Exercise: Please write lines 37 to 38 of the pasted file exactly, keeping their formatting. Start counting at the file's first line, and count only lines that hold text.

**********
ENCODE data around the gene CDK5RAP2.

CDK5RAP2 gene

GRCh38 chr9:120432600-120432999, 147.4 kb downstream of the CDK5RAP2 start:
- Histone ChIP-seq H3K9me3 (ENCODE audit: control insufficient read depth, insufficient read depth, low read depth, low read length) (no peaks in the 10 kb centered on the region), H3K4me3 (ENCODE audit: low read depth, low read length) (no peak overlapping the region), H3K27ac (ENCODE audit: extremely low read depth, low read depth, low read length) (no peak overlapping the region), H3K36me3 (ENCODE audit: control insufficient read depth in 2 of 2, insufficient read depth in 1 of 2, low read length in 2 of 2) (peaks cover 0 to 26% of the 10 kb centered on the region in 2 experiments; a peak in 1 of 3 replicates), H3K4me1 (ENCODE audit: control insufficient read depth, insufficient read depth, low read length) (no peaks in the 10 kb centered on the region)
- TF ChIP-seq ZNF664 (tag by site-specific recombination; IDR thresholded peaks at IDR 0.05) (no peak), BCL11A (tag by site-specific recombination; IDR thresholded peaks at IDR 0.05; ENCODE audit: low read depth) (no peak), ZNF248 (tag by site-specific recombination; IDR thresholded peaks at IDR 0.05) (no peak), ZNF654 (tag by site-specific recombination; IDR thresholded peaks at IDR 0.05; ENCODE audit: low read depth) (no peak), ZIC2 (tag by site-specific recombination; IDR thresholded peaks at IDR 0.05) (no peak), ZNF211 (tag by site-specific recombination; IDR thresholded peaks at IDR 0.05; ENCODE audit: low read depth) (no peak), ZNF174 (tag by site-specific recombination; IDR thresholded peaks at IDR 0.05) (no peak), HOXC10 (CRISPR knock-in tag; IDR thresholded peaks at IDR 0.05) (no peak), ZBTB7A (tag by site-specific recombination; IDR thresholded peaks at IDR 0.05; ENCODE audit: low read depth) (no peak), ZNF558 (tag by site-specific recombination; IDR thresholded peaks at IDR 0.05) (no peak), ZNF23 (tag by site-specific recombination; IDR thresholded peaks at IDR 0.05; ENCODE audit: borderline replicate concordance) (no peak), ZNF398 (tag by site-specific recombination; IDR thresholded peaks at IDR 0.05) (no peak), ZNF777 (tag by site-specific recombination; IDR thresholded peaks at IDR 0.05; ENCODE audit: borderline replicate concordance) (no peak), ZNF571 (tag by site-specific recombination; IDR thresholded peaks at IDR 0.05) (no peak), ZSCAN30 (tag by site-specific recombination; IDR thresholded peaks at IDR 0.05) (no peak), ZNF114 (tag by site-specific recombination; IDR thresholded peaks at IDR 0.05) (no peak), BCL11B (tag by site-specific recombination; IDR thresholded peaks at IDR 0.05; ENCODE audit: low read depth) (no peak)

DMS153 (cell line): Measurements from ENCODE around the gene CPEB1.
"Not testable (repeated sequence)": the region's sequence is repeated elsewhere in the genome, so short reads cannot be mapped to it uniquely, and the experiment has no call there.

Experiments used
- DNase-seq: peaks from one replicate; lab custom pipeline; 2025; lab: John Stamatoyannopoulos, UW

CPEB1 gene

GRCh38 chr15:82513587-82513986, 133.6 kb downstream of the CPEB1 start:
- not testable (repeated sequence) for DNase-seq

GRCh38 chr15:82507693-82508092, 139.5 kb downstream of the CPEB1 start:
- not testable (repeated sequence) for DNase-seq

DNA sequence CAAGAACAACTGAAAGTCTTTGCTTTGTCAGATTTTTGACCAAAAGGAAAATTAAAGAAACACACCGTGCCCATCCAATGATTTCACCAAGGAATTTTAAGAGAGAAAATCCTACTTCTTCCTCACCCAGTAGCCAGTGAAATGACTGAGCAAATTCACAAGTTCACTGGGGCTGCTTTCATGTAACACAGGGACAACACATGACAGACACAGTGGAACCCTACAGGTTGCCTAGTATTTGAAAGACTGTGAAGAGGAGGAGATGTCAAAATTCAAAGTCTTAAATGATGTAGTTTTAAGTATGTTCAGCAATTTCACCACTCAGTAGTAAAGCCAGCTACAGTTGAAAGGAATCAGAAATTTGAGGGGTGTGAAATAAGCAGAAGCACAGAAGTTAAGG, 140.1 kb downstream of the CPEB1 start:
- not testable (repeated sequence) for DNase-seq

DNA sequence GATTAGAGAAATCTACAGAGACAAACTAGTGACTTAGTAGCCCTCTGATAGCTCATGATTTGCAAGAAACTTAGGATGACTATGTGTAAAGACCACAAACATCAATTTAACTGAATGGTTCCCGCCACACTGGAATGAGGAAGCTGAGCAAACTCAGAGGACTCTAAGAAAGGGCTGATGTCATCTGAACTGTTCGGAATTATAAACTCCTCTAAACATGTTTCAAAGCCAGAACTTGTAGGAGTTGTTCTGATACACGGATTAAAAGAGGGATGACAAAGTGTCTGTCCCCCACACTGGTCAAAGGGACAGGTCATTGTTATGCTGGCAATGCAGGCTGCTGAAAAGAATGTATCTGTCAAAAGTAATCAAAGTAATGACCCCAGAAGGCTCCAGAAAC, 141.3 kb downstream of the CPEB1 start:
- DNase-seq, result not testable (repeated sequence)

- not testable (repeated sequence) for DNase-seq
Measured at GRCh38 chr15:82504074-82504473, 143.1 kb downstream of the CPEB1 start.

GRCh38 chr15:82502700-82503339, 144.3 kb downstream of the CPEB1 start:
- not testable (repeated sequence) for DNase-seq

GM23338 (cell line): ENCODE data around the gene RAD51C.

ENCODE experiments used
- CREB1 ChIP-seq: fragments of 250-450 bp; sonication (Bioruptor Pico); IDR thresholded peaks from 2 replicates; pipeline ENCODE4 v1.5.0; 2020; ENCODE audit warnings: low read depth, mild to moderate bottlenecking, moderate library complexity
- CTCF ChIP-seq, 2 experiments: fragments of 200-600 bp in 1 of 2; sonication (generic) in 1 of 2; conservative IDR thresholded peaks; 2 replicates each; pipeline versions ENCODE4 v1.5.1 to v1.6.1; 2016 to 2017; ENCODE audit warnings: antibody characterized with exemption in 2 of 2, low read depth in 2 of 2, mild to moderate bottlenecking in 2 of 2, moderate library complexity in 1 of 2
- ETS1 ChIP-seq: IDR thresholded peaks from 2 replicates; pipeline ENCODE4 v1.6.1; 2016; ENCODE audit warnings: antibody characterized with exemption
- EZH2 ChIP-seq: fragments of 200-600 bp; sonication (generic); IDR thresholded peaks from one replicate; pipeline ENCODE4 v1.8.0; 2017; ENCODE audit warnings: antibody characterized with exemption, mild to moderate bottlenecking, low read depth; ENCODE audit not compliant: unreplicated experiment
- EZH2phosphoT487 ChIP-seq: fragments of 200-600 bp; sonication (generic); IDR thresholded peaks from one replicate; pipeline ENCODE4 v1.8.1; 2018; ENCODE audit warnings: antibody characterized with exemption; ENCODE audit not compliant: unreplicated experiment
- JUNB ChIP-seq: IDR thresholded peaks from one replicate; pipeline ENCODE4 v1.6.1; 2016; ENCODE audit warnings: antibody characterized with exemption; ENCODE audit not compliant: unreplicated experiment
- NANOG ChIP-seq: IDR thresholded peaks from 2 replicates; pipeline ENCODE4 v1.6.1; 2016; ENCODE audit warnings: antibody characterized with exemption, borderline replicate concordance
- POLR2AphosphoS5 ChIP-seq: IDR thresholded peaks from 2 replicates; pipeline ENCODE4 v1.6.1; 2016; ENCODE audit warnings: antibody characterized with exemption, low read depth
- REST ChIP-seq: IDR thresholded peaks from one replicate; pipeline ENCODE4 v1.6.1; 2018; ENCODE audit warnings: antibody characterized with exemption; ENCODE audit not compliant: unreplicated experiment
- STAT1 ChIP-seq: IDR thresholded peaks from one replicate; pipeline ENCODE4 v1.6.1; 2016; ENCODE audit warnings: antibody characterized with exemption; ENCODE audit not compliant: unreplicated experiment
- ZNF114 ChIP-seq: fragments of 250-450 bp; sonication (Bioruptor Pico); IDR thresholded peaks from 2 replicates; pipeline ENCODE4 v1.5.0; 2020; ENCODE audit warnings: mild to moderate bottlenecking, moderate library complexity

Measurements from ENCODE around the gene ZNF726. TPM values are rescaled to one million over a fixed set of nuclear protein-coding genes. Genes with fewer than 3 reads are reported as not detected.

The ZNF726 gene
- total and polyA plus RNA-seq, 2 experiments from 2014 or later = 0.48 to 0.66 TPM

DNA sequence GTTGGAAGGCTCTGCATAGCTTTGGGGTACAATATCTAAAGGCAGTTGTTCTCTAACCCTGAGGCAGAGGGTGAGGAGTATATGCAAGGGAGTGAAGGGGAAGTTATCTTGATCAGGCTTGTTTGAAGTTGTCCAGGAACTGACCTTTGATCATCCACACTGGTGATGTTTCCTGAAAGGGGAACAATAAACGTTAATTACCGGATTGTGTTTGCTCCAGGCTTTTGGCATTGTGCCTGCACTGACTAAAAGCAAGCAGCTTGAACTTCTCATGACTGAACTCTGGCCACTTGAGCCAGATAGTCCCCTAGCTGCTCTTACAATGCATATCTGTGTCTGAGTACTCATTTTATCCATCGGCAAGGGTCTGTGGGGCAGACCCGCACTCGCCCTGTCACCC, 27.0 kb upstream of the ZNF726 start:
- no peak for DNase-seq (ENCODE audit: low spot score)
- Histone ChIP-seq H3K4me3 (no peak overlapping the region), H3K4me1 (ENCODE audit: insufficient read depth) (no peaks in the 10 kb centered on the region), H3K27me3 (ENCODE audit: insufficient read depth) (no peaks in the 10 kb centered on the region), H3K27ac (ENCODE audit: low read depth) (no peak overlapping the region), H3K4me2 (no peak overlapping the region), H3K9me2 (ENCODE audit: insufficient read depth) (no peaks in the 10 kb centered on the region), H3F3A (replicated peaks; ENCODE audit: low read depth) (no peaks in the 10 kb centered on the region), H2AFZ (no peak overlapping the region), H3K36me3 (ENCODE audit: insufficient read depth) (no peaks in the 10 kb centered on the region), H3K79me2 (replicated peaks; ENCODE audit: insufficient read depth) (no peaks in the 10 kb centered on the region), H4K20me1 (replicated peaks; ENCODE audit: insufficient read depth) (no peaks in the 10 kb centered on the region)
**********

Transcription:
The ZNF726 gene
- total and polyA plus RNA-seq, 2 experiments from 2014 or later = 0.48 to 0.66 TPM